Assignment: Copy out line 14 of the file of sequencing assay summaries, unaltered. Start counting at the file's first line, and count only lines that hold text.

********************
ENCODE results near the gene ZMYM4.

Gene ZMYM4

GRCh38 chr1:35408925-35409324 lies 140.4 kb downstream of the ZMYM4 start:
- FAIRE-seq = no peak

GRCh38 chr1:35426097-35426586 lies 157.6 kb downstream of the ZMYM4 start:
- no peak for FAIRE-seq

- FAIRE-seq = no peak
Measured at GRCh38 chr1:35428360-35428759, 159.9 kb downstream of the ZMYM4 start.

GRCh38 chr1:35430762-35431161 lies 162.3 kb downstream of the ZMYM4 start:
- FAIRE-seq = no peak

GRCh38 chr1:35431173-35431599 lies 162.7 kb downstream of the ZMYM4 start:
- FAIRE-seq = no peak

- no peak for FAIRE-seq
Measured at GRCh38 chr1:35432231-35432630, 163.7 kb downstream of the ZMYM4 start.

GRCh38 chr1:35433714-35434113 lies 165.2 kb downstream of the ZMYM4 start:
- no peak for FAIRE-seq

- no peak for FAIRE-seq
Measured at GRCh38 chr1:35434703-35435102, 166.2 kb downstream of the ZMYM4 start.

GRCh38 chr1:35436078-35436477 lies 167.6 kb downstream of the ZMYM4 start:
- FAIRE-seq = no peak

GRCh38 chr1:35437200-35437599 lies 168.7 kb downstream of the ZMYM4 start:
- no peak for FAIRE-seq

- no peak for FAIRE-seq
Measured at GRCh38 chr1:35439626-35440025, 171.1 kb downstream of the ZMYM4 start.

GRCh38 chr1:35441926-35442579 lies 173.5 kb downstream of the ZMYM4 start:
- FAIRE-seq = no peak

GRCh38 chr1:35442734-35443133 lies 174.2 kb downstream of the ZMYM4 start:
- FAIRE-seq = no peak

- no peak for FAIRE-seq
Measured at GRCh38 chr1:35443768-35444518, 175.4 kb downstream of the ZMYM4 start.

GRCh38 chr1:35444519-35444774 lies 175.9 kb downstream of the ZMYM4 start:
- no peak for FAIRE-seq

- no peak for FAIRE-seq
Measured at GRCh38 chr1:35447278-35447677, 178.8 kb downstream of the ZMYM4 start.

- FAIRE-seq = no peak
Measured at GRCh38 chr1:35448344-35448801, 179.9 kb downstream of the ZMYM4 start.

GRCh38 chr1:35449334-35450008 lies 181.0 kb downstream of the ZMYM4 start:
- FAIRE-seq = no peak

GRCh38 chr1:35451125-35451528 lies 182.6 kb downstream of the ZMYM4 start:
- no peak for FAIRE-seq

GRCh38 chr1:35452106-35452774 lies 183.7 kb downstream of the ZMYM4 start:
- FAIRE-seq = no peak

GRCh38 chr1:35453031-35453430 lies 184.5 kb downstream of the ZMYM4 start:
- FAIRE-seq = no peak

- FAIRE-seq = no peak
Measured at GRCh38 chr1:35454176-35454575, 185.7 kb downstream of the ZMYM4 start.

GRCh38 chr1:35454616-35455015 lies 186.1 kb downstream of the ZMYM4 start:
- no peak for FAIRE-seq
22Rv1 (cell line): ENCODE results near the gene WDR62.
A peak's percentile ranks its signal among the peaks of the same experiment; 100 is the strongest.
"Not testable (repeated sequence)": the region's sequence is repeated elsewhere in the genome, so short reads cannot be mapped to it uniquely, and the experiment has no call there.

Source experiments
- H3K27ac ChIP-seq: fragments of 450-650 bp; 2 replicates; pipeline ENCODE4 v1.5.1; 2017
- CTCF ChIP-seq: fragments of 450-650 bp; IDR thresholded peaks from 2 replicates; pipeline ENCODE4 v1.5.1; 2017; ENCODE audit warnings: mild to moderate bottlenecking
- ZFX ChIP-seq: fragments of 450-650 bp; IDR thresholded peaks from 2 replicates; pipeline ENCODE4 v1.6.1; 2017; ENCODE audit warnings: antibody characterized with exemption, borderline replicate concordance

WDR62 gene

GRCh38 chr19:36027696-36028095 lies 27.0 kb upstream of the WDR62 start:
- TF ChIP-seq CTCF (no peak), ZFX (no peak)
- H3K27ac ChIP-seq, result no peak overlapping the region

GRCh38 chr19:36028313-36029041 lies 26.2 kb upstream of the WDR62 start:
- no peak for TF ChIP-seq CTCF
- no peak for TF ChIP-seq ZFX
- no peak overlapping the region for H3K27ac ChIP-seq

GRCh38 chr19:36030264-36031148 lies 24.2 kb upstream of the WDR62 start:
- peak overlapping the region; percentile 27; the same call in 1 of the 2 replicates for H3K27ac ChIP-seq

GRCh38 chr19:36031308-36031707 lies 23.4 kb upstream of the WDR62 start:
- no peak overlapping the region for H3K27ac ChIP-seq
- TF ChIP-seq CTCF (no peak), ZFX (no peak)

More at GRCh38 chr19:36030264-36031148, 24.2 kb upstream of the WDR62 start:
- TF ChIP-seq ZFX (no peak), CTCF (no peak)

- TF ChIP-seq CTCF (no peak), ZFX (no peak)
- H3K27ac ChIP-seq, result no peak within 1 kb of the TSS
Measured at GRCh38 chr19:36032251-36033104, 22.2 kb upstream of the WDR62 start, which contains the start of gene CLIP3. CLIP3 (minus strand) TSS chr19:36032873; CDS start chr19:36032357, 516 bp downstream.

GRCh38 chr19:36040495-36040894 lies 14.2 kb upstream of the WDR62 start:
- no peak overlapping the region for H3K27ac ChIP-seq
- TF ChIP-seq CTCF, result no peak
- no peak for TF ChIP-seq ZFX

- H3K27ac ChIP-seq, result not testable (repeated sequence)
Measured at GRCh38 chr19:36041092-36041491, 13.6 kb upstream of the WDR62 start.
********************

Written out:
Measured at GRCh38 chr1:35432231-35432630, 163.7 kb downstream of the ZMYM4 start.